The District's urban renewal agency, already stymied for three years in its efforts to start redevelopment efforts on the Portal site at the foot of the 14th Street bridge, deadlocked yesterday in trying to pick a development team to turn the scruffy tract into a glitzy complex of offices, shops and a hotel.
The Redevelopment Land Agency eliminated one of three contending development teams, a group that included Rodman C. Rockefeller, son of the late Nelson A. Rockefeller, and development guru James W. Rouse.
But then the agency's board split evenly -- 2 to 2 -- on three consecutive votes while trying to decide between the two remaining teams vying for the right to develop the 10-acre site, now filled with weeds, parking lots, Conrail tracks and a General Services Administration facility that literally shakes coal to split it.
The board's trio of tie votes effectively leaves the choice to a jury of one -- the fifth member of the board, the Rev. Ernest R. Gibson -- who opted to skip yesterday's meeting in favor of attending the National Baptist Convention in Atlanta.
Board Chairman James E. Clay scheduled another meeting for next Thursday to pick a winner, but no one seemed to have any inkling of how Gibson might vote. Gibson, who could not be reached for comment, has kept his own counsel during the agency's deliberations over how to transform the last major redevelopment parcel in Southwest Washington and has declined to say which way he is leaning.
"Rev. Gibson, like all of us, has changed as we've gotten more information" about the various proposals, Clay said.
Unless any of the other four board members changes a vote, Gibson's choice is between two teams:
*Portal Associates, which includes Washington developer Conrad Cafritz; Boston builder Mortimer B. Zuckerman, who recently bought U.S. News & World Report, and Roger R. Blunt Sr., head of one of the nation's largest black-owned construction firms and the next president of the Metropolitan Washington Board of Trade.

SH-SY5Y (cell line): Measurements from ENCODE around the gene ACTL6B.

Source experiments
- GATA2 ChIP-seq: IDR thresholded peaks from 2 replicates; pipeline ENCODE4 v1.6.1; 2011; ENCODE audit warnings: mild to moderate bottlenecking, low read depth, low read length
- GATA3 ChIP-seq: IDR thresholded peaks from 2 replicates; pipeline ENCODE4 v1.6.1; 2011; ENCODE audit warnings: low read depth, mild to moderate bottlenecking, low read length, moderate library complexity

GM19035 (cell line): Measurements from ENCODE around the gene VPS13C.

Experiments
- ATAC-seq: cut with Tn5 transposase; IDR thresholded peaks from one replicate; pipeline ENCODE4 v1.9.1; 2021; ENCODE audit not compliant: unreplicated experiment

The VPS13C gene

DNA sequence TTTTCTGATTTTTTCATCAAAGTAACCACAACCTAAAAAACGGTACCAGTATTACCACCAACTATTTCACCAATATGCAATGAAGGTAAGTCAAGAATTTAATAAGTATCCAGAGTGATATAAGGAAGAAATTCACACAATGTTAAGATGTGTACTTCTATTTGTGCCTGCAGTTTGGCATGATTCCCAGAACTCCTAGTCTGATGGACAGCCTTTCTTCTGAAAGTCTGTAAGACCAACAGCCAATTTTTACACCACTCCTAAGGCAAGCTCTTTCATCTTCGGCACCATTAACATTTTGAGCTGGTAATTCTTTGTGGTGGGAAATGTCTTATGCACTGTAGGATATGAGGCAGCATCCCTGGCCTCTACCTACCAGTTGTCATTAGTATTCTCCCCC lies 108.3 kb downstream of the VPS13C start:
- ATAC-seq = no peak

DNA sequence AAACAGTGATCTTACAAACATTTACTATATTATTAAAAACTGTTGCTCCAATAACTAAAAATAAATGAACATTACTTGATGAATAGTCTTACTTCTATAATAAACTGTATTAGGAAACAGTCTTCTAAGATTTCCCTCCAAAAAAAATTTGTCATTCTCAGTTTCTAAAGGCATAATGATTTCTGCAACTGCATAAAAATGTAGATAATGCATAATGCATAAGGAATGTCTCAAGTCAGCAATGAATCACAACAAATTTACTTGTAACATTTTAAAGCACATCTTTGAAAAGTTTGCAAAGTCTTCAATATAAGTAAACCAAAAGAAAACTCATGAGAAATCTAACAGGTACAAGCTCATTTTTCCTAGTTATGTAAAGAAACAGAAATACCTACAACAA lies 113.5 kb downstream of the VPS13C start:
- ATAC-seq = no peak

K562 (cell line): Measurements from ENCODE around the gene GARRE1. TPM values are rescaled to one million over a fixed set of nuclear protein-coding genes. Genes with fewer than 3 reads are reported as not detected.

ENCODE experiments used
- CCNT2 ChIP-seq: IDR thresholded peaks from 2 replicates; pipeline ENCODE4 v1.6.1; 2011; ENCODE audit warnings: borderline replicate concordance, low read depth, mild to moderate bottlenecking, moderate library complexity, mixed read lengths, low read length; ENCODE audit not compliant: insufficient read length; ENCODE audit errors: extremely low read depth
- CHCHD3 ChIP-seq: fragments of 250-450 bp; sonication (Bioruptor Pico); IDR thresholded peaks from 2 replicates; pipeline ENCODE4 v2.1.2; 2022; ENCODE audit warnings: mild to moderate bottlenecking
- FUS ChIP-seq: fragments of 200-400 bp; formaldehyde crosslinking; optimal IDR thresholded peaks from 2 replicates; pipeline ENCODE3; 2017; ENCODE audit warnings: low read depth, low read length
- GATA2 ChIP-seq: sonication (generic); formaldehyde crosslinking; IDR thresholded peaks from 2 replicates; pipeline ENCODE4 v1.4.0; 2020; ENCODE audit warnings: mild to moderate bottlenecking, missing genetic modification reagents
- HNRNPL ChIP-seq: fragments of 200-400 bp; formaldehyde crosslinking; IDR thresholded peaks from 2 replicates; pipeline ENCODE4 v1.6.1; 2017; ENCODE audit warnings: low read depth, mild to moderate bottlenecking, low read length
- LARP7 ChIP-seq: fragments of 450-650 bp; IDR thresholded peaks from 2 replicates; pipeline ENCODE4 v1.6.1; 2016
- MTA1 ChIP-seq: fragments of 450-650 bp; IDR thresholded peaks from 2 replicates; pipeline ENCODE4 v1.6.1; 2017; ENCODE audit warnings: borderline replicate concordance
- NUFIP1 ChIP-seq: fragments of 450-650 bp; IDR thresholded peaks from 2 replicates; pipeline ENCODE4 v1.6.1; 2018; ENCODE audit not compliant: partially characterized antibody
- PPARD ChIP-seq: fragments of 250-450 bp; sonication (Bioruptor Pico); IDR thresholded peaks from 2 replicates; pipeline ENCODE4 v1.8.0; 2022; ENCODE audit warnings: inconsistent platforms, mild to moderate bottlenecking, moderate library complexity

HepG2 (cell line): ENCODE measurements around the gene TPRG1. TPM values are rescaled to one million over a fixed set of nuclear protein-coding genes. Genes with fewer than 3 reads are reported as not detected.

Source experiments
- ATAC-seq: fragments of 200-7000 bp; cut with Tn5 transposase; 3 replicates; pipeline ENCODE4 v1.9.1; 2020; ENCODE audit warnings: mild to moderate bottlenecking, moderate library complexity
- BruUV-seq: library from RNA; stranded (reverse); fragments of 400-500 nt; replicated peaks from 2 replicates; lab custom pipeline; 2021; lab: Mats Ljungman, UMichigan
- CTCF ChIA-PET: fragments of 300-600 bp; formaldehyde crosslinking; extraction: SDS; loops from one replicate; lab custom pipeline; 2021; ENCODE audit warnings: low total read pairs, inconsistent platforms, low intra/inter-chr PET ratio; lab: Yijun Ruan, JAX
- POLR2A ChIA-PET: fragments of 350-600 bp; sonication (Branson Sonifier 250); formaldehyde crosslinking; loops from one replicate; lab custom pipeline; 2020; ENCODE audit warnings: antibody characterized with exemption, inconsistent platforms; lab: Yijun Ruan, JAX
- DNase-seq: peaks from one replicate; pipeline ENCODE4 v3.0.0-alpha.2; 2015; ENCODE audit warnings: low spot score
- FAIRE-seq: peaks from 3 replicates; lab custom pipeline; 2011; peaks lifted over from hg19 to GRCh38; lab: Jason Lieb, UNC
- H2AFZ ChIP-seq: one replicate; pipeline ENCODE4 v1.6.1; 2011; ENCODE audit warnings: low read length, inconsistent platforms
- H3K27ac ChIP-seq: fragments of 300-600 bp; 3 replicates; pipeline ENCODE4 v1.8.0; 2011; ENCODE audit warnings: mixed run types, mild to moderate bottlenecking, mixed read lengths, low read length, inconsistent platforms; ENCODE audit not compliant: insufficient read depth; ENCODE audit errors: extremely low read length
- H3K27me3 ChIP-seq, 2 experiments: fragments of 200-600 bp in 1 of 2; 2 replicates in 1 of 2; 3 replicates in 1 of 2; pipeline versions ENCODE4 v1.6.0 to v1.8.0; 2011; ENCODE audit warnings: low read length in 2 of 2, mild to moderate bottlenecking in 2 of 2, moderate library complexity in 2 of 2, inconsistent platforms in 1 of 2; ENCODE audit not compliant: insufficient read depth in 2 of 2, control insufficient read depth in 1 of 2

*Portals Development Associates, a group headed by Western Development Corp., developers of the chic Georgetown Park shopping mall and the controversial Washington Harbour complex nearing completion on the Georgetown shoreline of the Potomac River. This team also includes a minority-controlled developer, Eastcoast Development Corp., and seven Washington lawyers, consultants and other individuals.
Cafritz and Herbert S. Miller, Western's board chairman, wasted no time in trumpeting the virtues of their respective proposals.
Cafritz, while calling the tie votes "bizarre," said that if the board "votes on the merits, I think we have a chance, but if it's on the politics, we have less of a chance."
Miller countered, "I really think our design is the one that enhances the Portal site. There's a big difference between one that extends the sterility of repetition of office buildings from the Mall and one that adds life and vitality to Southwest."
The board voted 3 to 1 to eliminate the Rockefeller group from the contest, with the majority composed of Clay, former head of the city's housing department and now city economic and development official; Judith E. Jenkins, an attorney, and Kwasi Holman, head of the city's business and economic development office. Board member Stephen Klein, an energy policy adviser for the Agency for International Development, cast the dissenting vote.
But when Jenkins twice tried to win approval for the Cafritz-Zuckerman-Blunt entry, she found that only Klein supported her. Both District officials, Clay and Holman, voted for the Western Development team. The tie continued on a third vote when Clay sought approval for the Western proposal.
Jenkins said she liked the minority ownership provisions of the Cafritz proposal because Blunt's construction company and three other minority-controlled firms aligned with them would help provide jobs to District residents. Klein said Zuckerman's involvement "immeasurably strengthened" the group's financial stability.
Holman said, "I'm not an architect, but I know what I like," referring to Western's plan, adding that the Cafritz plan "doesn't make a statement." Clay said the Cafritz proposal "doesn't do justice to the site."
In narrowing the choice to two teams, the board, or perhaps just Gibson, is faced with picking between two diverse proposals for the blocks bounded by 12th, 14th and D streets and Maine Avenue SW.
The $250 million Cafritz-Zuckerman-Blunt plan calls for nine traditional-looking office buildings that are not unlike many of the federal buildings already on the Mall, a 370-room Holiday Inn, a little retail space and leaving open a portion of the Conrail tracks that cross diagonally through the site.
Western's more architecturally ambitious proposal would cost $460 million and calls for pools of water on a plaza over the railroad, more retail space, a 600-room Radisson Hotel, and a walkway over the Southwest Freeway to a small, passive park along the Southwest waterfront. Its design includes a series of arches, turrets and curving structures. CAPTION: Pictures 1 and 2, Artist's models of the two remaining proposals for the Portal site; The $250 million Cafritz-Zuckerman-Blunt plan and the $460 million Western plan. Photos by Fred Sweets -- The Washington Post; Map, Portal Site. By Richard Furno -- The Washington Post